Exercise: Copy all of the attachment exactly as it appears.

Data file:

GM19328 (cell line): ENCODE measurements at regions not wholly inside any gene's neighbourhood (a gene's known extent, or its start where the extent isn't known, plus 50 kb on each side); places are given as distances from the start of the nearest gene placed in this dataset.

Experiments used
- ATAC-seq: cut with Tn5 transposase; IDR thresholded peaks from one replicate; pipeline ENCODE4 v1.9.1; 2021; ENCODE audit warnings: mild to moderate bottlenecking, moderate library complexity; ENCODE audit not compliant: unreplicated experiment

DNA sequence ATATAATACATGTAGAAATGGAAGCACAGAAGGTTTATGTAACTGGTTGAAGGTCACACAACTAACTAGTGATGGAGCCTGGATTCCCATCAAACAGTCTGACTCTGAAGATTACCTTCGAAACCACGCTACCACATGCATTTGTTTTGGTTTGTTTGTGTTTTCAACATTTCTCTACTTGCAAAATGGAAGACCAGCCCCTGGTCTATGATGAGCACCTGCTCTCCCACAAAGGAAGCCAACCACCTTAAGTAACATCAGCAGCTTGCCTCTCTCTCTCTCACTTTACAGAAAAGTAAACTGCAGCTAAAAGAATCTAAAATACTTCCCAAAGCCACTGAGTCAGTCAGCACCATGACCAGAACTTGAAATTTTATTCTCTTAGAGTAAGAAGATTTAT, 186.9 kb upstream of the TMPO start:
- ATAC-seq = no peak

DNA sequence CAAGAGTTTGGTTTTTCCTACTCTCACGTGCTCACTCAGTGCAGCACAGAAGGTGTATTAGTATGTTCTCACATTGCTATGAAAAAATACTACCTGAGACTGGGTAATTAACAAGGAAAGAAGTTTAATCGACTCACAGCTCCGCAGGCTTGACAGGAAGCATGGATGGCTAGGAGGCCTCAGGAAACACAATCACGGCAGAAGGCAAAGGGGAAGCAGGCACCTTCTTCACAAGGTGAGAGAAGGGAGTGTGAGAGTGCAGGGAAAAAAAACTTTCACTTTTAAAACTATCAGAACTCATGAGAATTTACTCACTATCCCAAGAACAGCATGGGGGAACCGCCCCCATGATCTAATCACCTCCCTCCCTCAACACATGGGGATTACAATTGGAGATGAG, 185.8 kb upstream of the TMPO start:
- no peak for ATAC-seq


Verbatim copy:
GM19328 (cell line): ENCODE measurements at regions not wholly inside any gene's neighbourhood (a gene's known extent, or its start where the extent isn't known, plus 50 kb on each side); places are given as distances from the start of the nearest gene placed in this dataset.

Experiments used
- ATAC-seq: cut with Tn5 transposase; IDR thresholded peaks from one replicate; pipeline ENCODE4 v1.9.1; 2021; ENCODE audit warnings: mild to moderate bottlenecking, moderate library complexity; ENCODE audit not compliant: unreplicated experiment

DNA sequence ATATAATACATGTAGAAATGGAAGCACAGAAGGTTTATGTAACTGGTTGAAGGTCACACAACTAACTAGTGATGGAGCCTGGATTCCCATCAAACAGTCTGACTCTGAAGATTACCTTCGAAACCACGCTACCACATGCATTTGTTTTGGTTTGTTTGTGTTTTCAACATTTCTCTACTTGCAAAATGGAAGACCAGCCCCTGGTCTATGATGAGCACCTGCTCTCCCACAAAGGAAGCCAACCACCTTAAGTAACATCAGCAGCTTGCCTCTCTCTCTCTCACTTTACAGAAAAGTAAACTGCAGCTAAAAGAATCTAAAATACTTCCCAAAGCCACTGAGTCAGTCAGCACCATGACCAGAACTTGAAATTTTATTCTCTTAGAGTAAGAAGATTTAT, 186.9 kb upstream of the TMPO start:
- ATAC-seq = no peak

DNA sequence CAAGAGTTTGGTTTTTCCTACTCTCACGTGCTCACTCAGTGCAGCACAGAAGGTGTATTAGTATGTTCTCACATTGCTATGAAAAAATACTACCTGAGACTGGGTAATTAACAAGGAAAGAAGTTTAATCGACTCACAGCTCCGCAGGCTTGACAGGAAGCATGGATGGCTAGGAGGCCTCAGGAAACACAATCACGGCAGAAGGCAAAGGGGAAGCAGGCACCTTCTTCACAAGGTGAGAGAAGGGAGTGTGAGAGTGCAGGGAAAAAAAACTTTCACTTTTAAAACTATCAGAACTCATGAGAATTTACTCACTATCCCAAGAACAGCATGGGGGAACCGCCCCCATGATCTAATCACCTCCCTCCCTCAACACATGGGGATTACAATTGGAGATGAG, 185.8 kb upstream of the TMPO start:
- no peak for ATAC-seq